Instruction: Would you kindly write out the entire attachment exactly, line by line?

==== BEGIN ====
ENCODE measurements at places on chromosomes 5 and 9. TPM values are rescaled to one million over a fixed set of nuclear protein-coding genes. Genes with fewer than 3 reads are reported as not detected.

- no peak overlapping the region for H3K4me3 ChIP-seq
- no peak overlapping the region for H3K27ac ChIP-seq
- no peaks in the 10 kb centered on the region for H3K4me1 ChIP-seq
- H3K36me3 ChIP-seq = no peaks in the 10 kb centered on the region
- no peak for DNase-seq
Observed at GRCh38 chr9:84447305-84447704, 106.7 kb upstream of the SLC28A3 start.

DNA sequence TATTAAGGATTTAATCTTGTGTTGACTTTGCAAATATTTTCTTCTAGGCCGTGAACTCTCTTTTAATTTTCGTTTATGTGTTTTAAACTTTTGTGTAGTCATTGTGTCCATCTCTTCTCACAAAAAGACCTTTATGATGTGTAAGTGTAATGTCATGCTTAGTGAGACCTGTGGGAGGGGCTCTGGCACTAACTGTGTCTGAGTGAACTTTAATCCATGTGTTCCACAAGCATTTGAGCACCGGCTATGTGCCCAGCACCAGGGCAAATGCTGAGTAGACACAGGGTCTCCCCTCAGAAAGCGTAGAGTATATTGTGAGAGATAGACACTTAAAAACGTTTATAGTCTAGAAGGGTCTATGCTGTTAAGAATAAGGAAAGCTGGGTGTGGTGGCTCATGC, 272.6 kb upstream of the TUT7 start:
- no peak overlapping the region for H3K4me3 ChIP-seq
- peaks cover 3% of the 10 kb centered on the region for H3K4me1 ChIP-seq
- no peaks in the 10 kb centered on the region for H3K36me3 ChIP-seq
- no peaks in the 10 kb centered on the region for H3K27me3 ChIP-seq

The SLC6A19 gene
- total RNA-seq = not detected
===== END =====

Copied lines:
ENCODE measurements at places on chromosomes 5 and 9. TPM values are rescaled to one million over a fixed set of nuclear protein-coding genes. Genes with fewer than 3 reads are reported as not detected.

- no peak overlapping the region for H3K4me3 ChIP-seq
- no peak overlapping the region for H3K27ac ChIP-seq
- no peaks in the 10 kb centered on the region for H3K4me1 ChIP-seq
- H3K36me3 ChIP-seq = no peaks in the 10 kb centered on the region
- no peak for DNase-seq
Observed at GRCh38 chr9:84447305-84447704, 106.7 kb upstream of the SLC28A3 start.

DNA sequence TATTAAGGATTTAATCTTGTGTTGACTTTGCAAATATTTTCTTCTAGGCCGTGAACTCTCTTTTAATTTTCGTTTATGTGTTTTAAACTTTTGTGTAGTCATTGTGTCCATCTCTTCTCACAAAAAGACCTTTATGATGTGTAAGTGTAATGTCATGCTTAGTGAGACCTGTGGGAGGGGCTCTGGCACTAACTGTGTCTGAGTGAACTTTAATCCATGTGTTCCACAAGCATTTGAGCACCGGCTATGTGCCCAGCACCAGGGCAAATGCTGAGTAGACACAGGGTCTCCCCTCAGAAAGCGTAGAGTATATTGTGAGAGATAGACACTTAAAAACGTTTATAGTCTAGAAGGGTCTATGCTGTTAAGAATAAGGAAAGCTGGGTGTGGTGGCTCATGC, 272.6 kb upstream of the TUT7 start:
- no peak overlapping the region for H3K4me3 ChIP-seq
- peaks cover 3% of the 10 kb centered on the region for H3K4me1 ChIP-seq
- no peaks in the 10 kb centered on the region for H3K36me3 ChIP-seq
- no peaks in the 10 kb centered on the region for H3K27me3 ChIP-seq

The SLC6A19 gene
- total RNA-seq = not detected